A gruesome discovery in Stephen’s Paris apartment makes it clear the secrets are more rancid, the danger far greater and more imminent, than they realized.
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The Madness of Crowds (2021)

While the residents of the Québec village of Three Pines take advantage of the deep snow to ski and toboggan, to drink hot chocolate in the bistro and share meals together, the Chief Inspector finds his holiday with his family interrupted by a simple request.

He’s asked to provide security for what promises to be a non-event. A visiting Professor of Statistics will be giving a lecture at the nearby university.

While he is perplexed as to why the head of homicide for the Sûreté du Québec would be assigned this task, it sounds easy enough. That is until Gamache starts looking into Professor Abigail Robinson and discovers an agenda so repulsive he begs the university to cancel the lecture.

They refuse, citing academic freedom, and accuse Gamache of censorship and intellectual cowardice. Before long, Professor Robinson’s views start seeping into conversations. Spreading and infecting. So that truth and fact, reality and delusion are so confused it’s near impossible to tell them apart.

Discussions become debates, debates become arguments, which turn into fights. As sides are declared, a madness takes hold.
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Order of Louise Penny Books: Other Books By Louise Penny

The Best American Mystery Stories Anthology (2018)

#1 New York Times best-selling author of the Chief Inspector Armand Gamache novels, Louise Penny brings her “nerve and skill—as well as heart” (Maureen Corrigan, Washington Post) to selecting the best short mystery and crime fiction of the year.

The Best American Mystery Stories 2018 includes T. C. Boyle, James Lee Burke, Lee Child, Michael Connelly, Charlaine Harris, Andrew Klavan, Martin Limón, Joyce Carol Oates, and others.
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State Of Terror (2021 co-authored with Hillary Clinton)

Named one of the most anticipated novels of the season by People, Associated Press, Time, Los Angeles Times, Parade, St. Louis Post-Dispatch, The Guardian, Publishers Weekly, and more.

From the #1 bestselling authors Hillary Clinton and Louise Penny comes a novel of unsurpassed thrills and incomparable insider expertise—State of Terror.


After a tumultuous period in American politics, a new administration has just been sworn in, and to everyone’s surprise the president chooses a political enemy for the vital position of secretary of state.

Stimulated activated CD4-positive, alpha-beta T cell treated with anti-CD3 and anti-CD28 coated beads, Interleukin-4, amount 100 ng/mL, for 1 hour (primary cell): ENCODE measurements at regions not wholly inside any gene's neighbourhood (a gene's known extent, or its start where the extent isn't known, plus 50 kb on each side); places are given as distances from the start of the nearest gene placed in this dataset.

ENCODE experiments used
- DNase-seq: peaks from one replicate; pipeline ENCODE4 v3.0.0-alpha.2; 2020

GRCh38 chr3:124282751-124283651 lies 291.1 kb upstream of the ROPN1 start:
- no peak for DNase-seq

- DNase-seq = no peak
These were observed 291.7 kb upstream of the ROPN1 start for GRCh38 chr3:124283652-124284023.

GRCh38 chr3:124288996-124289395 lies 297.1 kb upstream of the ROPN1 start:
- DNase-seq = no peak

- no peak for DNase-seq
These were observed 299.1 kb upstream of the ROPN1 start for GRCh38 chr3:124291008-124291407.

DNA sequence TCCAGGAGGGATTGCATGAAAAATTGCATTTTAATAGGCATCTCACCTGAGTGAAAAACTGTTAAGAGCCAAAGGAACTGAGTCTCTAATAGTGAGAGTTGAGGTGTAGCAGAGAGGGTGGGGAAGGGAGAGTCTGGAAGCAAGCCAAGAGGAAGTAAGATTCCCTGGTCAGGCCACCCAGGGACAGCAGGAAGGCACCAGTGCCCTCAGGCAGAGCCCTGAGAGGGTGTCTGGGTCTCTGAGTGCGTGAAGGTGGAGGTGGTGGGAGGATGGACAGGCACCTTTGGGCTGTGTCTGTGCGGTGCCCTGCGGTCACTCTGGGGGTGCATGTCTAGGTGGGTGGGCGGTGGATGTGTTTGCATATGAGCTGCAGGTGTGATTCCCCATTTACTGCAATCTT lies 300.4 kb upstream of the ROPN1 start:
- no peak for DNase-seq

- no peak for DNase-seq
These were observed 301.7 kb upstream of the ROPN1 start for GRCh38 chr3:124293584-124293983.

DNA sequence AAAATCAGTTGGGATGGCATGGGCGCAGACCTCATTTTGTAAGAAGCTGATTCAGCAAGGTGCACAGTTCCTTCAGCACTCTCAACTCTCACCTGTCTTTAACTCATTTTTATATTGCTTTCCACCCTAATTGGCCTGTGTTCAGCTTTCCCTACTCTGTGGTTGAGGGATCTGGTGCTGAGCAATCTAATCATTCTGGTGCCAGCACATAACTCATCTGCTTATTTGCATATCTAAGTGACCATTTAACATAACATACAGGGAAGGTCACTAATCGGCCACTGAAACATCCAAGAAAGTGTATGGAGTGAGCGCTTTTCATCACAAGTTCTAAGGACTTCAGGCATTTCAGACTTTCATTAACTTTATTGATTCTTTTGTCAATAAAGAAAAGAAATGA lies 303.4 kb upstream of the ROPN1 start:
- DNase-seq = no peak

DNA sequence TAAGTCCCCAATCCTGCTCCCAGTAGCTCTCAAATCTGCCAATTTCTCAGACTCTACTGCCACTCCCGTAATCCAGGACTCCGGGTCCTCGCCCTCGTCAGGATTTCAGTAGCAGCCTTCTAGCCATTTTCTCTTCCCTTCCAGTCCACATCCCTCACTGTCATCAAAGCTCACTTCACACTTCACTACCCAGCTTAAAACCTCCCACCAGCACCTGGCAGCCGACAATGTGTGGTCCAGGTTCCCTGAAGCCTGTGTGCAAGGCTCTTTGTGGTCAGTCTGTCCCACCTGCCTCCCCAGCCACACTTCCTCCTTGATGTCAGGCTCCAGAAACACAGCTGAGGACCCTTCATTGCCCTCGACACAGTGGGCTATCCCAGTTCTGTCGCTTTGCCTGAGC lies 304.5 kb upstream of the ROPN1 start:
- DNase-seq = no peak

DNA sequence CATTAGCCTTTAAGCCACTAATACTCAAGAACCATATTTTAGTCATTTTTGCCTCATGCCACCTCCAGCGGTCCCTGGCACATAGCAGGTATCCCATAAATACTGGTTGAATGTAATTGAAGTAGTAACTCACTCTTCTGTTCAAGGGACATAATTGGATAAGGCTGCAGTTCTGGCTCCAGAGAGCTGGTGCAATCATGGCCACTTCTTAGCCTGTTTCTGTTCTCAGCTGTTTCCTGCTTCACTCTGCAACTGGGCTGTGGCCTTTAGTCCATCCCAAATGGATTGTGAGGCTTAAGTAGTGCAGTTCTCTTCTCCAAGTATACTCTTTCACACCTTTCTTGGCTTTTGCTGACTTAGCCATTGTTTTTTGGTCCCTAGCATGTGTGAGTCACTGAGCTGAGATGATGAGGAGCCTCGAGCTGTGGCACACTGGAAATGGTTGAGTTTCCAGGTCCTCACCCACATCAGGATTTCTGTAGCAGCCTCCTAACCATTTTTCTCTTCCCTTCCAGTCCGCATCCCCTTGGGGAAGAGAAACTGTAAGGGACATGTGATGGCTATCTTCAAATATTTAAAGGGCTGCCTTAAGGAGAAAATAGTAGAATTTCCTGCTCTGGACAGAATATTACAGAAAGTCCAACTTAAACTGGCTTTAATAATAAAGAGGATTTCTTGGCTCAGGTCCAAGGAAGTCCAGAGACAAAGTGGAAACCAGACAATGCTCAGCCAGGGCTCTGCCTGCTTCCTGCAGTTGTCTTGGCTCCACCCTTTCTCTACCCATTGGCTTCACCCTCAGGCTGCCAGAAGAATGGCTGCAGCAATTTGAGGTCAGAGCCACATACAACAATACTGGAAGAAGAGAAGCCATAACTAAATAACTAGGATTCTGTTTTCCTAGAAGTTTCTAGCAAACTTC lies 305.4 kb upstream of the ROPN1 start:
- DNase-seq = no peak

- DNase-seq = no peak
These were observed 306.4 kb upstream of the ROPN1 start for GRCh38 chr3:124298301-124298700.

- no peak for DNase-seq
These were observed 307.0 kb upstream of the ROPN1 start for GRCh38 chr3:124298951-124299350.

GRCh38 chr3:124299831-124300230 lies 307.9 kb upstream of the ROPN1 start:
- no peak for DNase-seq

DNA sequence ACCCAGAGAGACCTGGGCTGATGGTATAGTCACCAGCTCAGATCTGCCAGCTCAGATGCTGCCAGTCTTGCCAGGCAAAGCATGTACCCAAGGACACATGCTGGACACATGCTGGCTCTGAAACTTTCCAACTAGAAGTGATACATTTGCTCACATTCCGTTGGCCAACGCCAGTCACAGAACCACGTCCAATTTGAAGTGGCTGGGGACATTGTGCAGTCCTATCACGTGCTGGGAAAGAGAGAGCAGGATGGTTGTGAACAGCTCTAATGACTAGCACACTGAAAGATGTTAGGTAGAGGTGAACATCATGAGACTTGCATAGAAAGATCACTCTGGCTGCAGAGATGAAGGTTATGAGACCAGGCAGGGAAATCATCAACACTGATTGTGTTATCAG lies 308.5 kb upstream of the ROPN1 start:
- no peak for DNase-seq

There is no love lost between the president of the United States and Ellen Adams, his new secretary of state. But it’s a canny move on the part of the president. With this appointment, he silences one of his harshest critics, since taking the job means Adams must step down as head of her multinational media conglomerate.

As the new president addresses Congress for the first time, with Secretary Adams in attendance, Anahita Dahir, a young foreign service officer (FSO) on the Pakistan desk at the State Department, receives a baffling text from an anonymous source.

Too late, she realizes the message was a hastily coded warning.
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About The Author Louise Penny

Louise Penny was born in 1958 in Toronto, Canada. The love of reading crime mystery books was in the family. Her mother would read such novels all the time. Louise enrolled at the Ryerson Polytechnical Institute from where she earned a Bachelor of Applied Arts (Radio and Television). After graduation, she worked as a radio broadcaster for the Canadian Broadcasting Corporation. She worked there for 18 years.

Penny married to Michael Whitehead, head of hematology at Montreal Children’s Hospital. She stopped working then, choosing instead to devote her time to writing. The author’s first book would have been a historical novel. But as she didn’t feel any calling for the genre. So she switched to crime mystery.

In 2013 Penny was made a Member of the Order of Canada for her important contribution to Canadian culture. This order is only second to the Order of Merit in Canada. The author currently lives in a small village just south of Montreal called Knowlton. She lives alone since her husband died in 2016.

Her books won numerous awards. Including the New Blood Dagger award, the Arthur Ellis Award, the 2007 Anthony Award. As well as the Barry Award and the Dilys Award. Penny also won the Agatha Award and the Macavity Award. Many of her books were nominated for the Edgar Award.

Did you find this list of the order of Louise Penny books helpful? Let us know in the comments! Don’t forget to check out Three Pines when it streams on Amazon Prime.